A judge has asked U.S. biologists to explain part of a determination that a trout native to Colorado and New Mexico doesn’t merit an endangered species listing.
But U.S. District Court Senior Judge Marcia S. Krieger found that a 2014 decision by the U.S. Fish and Wildlife Service not to list the Rio Grande cutthroat trout was otherwise sound.
The Center for Biological Diversity sued the agency after it changed course from a 2008 finding that the trout merited protection.
In a ruling issued Thursday, Krieger vacated part of the 2014 decision. She ordered the agency to explain why it considers isolated trout populations of less than 2,500 to be stable.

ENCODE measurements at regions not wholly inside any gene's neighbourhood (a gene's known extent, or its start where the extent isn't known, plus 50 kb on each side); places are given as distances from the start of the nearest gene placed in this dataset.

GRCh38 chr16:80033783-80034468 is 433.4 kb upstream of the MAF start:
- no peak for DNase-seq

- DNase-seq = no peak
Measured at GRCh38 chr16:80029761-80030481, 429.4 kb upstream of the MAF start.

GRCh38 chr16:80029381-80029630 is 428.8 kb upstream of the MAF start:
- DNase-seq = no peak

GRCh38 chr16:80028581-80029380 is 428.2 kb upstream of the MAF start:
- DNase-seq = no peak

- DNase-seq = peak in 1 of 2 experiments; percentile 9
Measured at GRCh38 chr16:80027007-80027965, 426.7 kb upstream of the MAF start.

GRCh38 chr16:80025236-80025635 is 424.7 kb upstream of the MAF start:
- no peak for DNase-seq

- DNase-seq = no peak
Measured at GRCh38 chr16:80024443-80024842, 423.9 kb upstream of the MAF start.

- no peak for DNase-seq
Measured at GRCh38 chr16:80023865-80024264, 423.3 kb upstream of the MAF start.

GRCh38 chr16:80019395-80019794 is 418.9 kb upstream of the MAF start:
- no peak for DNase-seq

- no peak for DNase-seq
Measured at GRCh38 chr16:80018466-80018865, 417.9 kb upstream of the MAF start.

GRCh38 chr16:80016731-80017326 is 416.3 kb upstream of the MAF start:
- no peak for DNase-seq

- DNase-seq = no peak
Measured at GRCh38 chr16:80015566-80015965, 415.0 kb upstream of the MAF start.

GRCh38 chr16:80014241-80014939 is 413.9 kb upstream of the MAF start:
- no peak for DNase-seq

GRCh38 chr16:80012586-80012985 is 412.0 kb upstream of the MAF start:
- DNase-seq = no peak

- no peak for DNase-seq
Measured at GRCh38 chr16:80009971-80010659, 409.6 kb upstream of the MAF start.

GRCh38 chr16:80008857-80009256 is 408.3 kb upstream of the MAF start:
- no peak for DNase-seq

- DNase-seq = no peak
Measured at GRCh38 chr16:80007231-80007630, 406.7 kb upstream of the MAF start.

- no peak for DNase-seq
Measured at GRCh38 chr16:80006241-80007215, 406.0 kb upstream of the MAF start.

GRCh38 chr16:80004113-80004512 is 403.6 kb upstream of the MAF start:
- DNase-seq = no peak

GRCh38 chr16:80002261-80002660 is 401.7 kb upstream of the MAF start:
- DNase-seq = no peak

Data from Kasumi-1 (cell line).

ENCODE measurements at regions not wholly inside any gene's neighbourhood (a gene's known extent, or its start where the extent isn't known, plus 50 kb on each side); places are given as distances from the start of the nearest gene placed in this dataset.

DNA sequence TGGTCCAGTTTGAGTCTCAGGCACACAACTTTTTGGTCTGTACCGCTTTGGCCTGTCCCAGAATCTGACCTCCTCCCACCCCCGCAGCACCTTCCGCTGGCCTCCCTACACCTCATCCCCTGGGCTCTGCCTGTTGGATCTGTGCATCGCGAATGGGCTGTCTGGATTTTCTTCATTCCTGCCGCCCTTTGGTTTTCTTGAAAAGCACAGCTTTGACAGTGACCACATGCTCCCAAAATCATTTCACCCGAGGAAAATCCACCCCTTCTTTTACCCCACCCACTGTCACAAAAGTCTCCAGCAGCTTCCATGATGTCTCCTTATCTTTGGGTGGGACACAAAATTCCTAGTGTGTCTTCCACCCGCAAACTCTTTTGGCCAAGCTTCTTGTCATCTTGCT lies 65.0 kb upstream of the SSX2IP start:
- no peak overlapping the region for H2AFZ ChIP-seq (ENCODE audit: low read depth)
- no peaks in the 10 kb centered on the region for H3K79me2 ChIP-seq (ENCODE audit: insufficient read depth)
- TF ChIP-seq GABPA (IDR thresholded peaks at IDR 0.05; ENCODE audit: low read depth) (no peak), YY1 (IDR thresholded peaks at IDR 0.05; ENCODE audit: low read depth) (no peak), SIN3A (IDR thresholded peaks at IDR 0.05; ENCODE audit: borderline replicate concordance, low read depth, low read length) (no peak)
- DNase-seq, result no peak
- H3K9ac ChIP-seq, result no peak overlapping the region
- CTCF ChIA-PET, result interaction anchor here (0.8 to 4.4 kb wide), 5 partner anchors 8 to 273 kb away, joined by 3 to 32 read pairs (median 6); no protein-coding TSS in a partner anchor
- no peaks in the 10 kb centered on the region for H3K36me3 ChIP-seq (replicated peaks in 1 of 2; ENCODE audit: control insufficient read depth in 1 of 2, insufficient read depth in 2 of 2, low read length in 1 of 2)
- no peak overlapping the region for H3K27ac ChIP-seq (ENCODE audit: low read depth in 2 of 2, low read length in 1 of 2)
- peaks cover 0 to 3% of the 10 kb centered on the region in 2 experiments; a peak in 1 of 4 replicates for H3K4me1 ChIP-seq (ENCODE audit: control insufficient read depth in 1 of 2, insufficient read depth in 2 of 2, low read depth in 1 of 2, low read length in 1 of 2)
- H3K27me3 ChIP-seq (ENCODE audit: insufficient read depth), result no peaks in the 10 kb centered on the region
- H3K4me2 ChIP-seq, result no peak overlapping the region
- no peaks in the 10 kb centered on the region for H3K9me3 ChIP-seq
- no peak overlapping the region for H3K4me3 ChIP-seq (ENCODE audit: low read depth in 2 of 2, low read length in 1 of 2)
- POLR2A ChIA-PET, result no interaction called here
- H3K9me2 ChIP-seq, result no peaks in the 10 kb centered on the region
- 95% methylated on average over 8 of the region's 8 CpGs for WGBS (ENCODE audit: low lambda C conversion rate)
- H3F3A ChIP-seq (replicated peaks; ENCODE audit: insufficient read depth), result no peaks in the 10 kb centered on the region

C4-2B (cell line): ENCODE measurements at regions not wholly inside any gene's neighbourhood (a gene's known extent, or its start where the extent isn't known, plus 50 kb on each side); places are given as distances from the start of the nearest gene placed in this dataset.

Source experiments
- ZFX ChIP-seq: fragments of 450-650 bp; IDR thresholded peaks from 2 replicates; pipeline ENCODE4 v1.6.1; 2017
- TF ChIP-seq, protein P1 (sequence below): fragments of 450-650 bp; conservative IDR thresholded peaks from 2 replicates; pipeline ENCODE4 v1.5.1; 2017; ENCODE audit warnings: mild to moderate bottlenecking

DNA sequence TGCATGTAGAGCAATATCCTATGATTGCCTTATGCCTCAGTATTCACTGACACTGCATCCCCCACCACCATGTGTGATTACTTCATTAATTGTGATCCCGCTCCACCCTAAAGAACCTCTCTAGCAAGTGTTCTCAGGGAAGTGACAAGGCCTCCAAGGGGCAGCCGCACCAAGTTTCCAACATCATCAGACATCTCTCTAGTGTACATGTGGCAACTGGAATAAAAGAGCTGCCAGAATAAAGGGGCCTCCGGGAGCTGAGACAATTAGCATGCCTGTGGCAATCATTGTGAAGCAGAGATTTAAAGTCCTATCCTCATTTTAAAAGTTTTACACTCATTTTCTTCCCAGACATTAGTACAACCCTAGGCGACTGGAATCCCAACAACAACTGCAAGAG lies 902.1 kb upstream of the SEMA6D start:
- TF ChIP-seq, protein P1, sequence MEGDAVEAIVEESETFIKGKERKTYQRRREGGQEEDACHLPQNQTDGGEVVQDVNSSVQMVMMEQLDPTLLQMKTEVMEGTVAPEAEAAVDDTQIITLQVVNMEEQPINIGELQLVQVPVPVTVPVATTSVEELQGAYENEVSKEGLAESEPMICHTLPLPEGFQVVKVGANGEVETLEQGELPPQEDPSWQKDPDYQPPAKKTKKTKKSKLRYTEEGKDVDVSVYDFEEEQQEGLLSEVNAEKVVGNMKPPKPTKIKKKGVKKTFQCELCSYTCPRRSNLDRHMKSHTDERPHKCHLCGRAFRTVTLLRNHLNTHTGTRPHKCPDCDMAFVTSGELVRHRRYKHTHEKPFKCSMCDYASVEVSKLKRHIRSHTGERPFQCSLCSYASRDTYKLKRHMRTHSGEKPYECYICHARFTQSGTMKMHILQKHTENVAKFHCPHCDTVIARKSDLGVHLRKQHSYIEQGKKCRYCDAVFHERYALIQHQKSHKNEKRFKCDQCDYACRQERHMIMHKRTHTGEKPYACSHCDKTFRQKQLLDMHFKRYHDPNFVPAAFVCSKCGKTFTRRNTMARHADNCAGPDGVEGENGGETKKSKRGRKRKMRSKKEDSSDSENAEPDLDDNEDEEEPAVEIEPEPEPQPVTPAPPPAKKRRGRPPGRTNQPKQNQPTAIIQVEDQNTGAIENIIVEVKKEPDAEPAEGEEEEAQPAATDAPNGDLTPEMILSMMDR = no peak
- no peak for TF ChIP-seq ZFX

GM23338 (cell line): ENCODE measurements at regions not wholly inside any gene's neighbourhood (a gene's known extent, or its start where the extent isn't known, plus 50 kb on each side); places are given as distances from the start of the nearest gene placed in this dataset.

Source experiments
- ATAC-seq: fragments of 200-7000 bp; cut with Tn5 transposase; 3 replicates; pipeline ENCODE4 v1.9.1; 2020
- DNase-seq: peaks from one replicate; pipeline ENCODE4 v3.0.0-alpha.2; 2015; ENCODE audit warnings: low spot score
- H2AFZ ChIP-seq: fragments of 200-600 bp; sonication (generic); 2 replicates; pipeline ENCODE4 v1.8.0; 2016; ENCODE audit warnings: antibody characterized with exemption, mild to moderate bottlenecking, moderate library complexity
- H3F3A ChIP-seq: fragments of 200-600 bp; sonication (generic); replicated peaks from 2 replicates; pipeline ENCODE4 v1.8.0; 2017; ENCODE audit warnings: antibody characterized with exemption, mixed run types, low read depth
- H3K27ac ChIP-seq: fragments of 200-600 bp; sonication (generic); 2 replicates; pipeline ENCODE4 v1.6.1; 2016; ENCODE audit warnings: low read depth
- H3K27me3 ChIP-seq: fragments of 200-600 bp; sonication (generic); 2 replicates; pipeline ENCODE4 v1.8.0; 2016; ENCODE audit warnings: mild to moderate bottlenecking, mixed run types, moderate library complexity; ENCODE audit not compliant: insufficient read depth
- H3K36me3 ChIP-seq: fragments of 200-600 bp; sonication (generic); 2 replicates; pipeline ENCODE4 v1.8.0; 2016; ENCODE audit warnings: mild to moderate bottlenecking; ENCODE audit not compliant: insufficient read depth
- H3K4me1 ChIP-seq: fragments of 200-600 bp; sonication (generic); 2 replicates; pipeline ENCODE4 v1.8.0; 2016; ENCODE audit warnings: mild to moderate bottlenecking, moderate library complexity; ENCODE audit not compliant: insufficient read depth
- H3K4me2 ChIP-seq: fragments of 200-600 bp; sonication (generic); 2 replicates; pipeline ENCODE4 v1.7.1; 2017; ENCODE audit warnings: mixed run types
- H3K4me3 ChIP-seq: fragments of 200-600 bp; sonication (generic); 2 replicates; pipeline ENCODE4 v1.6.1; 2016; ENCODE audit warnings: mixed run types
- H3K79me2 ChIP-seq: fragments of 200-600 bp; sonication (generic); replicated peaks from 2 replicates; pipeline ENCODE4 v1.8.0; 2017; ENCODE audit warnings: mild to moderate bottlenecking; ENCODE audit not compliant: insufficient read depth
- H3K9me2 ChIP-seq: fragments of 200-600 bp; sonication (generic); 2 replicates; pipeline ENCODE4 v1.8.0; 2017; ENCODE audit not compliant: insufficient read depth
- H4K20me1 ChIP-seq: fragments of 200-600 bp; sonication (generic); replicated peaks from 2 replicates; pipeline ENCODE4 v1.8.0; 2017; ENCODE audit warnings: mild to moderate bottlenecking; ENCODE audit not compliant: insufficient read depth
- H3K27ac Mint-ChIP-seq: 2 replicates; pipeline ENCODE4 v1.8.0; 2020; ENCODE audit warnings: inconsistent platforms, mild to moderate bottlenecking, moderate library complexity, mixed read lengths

The Rio Grande cutthroat was the first North American trout to be recorded by Spanish explorers centuries ago.
This reporting is made possible by our members. You can directly support independent watchdog journalism in Colorado for as little as $5 a month. Start here: coloradosun.com/join
- Wannabe Catholic priests can expect interrogations about porn, psych evaluations and abuse prevention training
- Scattering BLM will be good for policy, boss William Pendley says. Not with him at the helm, advocacy groups say.
- Hickenlooper: I will bring an unrelenting focus on combating climate change and growing our green economy
- Jared Polis doesn’t live at the governor’s mansion, but his top advisers get to stay rent-free
- Park County teachers plan to strike Monday after negotiations break down